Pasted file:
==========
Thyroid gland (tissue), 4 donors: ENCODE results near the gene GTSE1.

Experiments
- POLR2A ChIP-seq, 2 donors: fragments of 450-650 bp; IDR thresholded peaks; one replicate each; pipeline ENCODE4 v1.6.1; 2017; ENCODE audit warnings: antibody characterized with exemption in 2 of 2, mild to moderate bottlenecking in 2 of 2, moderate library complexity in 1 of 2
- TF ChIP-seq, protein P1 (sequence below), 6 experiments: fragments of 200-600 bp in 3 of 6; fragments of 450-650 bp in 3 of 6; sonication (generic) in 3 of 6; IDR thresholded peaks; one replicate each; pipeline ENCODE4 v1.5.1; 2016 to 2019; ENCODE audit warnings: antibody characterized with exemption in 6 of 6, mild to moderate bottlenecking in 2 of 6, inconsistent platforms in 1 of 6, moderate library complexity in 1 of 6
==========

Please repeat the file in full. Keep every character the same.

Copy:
Thyroid gland (tissue), 4 donors: ENCODE results near the gene GTSE1.

Experiments
- POLR2A ChIP-seq, 2 donors: fragments of 450-650 bp; IDR thresholded peaks; one replicate each; pipeline ENCODE4 v1.6.1; 2017; ENCODE audit warnings: antibody characterized with exemption in 2 of 2, mild to moderate bottlenecking in 2 of 2, moderate library complexity in 1 of 2
- TF ChIP-seq, protein P1 (sequence below), 6 experiments: fragments of 200-600 bp in 3 of 6; fragments of 450-650 bp in 3 of 6; sonication (generic) in 3 of 6; IDR thresholded peaks; one replicate each; pipeline ENCODE4 v1.5.1; 2016 to 2019; ENCODE audit warnings: antibody characterized with exemption in 6 of 6, mild to moderate bottlenecking in 2 of 6, inconsistent platforms in 1 of 6, moderate library complexity in 1 of 6